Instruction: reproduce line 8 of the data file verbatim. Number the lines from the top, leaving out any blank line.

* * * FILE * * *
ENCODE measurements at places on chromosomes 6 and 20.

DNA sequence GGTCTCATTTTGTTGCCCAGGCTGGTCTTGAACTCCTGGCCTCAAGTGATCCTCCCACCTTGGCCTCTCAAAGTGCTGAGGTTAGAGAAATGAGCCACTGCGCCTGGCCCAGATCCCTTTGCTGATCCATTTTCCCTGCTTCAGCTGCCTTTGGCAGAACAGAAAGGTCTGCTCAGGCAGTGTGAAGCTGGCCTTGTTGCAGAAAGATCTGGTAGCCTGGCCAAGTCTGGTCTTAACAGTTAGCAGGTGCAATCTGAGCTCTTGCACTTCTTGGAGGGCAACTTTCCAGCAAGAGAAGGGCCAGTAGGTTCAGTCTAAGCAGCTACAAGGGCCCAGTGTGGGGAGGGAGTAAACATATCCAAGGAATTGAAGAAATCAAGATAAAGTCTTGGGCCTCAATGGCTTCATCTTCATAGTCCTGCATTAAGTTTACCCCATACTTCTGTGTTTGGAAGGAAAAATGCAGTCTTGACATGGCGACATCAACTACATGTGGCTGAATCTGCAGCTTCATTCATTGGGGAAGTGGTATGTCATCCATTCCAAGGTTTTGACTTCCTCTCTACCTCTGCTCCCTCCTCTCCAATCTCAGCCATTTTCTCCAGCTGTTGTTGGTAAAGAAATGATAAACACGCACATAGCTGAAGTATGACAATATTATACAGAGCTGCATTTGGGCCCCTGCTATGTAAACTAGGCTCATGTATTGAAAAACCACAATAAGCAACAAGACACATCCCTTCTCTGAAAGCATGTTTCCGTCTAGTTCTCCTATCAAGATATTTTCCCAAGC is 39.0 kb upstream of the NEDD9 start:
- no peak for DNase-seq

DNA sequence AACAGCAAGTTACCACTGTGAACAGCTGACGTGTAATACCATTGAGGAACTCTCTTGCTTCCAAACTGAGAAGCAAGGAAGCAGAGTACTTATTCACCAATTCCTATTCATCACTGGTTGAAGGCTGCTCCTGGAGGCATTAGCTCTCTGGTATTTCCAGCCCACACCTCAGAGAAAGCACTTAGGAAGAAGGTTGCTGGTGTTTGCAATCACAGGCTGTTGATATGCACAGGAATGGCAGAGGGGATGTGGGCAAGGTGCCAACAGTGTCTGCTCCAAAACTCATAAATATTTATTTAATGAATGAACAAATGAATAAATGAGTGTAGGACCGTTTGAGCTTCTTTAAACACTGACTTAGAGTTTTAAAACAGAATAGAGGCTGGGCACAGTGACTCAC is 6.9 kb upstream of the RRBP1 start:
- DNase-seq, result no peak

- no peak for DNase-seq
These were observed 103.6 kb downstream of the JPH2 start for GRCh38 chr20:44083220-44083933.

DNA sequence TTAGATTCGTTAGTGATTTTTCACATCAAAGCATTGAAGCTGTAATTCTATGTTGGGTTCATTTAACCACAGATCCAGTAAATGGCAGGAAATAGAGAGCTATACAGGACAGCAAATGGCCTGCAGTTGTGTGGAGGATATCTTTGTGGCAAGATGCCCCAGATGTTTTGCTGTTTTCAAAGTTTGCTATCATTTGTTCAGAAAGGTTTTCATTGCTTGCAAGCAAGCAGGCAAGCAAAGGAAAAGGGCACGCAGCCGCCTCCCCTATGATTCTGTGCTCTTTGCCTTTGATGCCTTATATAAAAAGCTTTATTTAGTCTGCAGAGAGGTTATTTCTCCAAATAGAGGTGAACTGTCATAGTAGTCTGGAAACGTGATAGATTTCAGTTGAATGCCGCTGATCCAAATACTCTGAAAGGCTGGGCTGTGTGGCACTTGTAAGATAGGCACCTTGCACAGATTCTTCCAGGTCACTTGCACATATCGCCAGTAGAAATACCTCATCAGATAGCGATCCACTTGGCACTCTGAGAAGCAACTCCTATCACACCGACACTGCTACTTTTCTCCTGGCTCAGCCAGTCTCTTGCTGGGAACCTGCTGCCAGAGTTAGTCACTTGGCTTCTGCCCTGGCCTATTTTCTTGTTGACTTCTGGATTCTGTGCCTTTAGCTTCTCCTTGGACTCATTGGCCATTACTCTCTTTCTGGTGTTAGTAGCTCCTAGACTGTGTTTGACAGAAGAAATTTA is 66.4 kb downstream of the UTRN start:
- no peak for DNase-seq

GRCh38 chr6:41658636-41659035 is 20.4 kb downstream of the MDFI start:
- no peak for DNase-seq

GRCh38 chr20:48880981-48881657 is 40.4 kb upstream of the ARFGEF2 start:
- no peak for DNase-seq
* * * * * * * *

DNA sequence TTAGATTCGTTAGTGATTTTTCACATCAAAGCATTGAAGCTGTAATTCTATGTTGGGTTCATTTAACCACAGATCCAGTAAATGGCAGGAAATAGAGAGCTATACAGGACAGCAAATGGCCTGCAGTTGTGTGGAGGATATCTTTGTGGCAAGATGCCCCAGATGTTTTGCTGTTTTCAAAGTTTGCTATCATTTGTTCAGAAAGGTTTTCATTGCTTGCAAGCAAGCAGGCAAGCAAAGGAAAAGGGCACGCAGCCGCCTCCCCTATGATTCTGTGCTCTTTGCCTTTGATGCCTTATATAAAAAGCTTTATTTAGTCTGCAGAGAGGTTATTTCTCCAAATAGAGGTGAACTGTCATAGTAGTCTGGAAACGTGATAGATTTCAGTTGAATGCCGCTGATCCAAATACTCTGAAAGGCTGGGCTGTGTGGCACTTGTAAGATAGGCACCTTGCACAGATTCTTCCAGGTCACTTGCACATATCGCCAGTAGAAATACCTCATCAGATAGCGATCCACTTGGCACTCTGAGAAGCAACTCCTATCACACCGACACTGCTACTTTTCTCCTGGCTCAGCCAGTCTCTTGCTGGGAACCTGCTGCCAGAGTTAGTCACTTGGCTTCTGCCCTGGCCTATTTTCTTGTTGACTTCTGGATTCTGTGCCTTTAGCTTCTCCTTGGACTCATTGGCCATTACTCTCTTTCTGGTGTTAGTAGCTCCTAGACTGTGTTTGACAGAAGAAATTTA is 66.4 kb downstream of the UTRN start: